The thread in the UNEF thread table is an American thread standard with a particularly small pitch. The abbreviation UNEF stands for Unified National Extra Fine. Together with the UNC and UNF threads, the UNEF thread forms a trio of American imperial threads with a 60° flank angle. The individual thread standards differ only in the pitch. The values presented in the UNEF thread table are defined and monitored by the American National Standards Institute (ANSI). The associated standard is ANSI B1.1. The UNEF thread is mainly used in the USA, but also in Australia, Great Britain and Scandinavia.
The American extra-fine thread is characterized by an extremely small pitch, as you can see in the UNEF thread table. This further enhances the well-known properties of a fine thread, such as good self-locking and a shallow thread depth. The UNEF thread can therefore always be used for screw connections when a small screw-in depth or a thin-walled component (usually a pipe) make this necessary. However, as the extreme fine thread is also very sensitive due to the extreme values (as shown in the UNEF thread table), it is only used when a coarser thread cannot be used.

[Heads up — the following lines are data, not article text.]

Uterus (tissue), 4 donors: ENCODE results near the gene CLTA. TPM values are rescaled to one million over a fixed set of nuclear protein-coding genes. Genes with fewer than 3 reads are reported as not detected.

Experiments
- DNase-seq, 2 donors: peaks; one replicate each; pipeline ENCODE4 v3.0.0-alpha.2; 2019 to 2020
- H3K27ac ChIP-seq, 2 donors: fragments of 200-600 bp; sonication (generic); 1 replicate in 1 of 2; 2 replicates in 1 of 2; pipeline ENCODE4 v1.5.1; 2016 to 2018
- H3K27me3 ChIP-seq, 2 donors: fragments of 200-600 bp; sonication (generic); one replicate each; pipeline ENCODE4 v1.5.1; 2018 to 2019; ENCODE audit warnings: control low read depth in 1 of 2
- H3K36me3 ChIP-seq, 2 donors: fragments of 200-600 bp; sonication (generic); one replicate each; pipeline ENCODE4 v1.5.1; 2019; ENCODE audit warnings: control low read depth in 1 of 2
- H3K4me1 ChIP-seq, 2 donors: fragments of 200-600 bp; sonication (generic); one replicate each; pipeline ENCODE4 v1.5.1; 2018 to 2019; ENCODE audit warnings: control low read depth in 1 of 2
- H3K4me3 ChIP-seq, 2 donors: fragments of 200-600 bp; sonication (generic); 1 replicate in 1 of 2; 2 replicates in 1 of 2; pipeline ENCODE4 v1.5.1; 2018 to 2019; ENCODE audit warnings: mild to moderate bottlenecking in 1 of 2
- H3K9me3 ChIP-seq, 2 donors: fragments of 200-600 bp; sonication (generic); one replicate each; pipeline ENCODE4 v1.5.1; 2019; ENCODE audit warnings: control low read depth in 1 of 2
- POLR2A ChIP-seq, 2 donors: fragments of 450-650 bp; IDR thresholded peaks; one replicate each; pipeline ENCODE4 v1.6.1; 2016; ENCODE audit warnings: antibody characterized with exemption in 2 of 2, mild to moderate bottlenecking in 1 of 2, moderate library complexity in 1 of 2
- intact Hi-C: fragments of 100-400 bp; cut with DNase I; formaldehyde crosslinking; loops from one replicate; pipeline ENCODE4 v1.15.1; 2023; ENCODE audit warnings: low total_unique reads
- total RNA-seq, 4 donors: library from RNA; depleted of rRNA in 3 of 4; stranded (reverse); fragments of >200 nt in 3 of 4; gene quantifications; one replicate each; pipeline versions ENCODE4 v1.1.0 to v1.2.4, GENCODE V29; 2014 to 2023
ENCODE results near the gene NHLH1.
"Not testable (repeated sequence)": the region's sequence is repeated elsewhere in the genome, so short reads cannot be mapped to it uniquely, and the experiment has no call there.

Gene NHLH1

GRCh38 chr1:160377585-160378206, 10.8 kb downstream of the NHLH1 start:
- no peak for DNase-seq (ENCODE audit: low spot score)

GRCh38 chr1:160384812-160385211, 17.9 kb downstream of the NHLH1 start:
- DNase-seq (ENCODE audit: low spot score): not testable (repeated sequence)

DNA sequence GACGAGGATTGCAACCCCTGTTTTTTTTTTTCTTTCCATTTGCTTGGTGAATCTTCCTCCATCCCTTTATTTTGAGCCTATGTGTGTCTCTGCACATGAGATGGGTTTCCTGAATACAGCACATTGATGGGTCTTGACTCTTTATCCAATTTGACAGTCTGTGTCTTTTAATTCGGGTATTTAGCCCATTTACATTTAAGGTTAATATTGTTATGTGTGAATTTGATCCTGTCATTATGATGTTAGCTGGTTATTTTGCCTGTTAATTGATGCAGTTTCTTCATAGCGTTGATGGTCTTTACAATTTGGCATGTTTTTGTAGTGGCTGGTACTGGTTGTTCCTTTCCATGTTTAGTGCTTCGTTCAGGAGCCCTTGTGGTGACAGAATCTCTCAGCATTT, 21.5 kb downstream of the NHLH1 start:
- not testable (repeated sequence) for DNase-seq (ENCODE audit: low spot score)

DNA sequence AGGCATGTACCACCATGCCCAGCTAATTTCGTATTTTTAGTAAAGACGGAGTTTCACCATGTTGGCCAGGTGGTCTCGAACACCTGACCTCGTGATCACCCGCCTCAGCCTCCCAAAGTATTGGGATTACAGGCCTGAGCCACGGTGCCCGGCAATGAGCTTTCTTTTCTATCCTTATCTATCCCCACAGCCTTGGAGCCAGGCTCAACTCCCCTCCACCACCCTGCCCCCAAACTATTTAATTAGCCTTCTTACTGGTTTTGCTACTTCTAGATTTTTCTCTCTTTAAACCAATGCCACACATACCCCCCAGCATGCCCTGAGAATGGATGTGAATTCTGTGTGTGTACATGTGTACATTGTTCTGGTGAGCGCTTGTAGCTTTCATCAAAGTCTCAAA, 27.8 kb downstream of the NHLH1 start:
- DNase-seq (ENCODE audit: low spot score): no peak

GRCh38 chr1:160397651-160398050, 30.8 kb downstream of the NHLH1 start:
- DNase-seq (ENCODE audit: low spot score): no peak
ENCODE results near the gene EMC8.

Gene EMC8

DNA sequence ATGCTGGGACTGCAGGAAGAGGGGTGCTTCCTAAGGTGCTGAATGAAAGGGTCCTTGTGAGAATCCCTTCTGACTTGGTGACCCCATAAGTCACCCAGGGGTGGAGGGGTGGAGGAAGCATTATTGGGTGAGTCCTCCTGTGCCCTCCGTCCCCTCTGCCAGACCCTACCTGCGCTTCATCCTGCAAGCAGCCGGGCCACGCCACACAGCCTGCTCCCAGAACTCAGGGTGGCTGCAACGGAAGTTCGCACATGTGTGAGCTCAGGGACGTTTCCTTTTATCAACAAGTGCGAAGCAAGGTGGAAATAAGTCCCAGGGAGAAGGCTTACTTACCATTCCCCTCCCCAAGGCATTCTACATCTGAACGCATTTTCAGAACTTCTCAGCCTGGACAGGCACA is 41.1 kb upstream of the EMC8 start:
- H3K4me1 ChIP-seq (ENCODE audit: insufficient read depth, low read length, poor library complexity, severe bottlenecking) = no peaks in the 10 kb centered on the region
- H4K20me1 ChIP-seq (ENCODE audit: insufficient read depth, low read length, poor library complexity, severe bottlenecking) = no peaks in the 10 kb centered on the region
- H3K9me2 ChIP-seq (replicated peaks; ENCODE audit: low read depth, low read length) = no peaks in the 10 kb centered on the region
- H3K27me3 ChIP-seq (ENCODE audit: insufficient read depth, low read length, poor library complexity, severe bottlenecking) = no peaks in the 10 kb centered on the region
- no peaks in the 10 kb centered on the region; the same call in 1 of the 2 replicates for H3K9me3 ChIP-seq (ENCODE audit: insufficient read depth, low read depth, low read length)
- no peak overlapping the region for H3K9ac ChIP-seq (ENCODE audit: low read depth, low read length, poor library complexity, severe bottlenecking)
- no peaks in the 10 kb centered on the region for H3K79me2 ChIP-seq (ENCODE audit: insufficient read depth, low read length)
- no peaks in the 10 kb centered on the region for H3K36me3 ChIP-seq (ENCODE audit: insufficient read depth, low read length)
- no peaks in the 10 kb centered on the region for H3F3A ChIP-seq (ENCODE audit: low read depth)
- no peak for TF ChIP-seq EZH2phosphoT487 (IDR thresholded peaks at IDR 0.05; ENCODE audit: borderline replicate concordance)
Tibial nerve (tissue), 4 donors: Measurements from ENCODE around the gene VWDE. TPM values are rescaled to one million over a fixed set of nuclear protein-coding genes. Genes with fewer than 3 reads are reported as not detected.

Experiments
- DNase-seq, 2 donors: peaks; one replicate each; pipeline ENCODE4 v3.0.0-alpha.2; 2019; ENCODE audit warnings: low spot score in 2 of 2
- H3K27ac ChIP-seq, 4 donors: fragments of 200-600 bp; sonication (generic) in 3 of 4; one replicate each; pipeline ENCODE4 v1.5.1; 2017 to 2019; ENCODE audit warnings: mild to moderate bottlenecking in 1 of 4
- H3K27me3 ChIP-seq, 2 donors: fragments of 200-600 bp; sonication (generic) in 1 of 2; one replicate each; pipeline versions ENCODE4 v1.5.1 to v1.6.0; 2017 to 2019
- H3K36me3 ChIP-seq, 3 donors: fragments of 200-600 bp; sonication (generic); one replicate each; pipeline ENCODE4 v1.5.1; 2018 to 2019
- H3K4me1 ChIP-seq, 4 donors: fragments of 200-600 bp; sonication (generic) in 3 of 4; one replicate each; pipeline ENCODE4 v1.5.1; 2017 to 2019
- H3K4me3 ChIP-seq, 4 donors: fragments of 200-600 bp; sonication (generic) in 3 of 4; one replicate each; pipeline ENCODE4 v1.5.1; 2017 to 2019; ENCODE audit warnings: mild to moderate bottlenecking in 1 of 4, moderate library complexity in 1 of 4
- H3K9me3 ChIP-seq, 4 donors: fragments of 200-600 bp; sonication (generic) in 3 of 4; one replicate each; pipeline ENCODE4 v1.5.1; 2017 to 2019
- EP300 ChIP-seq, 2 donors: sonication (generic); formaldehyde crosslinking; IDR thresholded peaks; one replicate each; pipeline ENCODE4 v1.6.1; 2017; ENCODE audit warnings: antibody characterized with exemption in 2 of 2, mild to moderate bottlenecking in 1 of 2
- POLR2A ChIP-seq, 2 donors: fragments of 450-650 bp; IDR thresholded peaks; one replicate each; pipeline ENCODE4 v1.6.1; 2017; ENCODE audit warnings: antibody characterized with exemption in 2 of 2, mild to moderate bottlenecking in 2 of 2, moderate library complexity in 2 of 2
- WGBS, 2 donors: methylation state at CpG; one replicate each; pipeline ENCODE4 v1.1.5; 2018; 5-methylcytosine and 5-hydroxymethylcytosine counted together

In the UNEF thread table, you can see a special feature in the thread designation that also occurs with the UNC and UNF threads: Thread sizes below 0.250 inches are assigned a fixed number by the standard. In the table for the UNEF thread, however, this only applies to a single thread size. The thread with an outside diameter of 0.216 inches is designated as No. 12. For all other thread sizes in the UNEF thread table, the abbreviation UNEF is followed by the outside diameter in inches and the number of threads per inch. To make it easier for you to work with the UNEF thread table, we have also listed the outside diameter in mm and the pitch P in mm in addition to the inches. This saves you the tedious and error-prone conversion.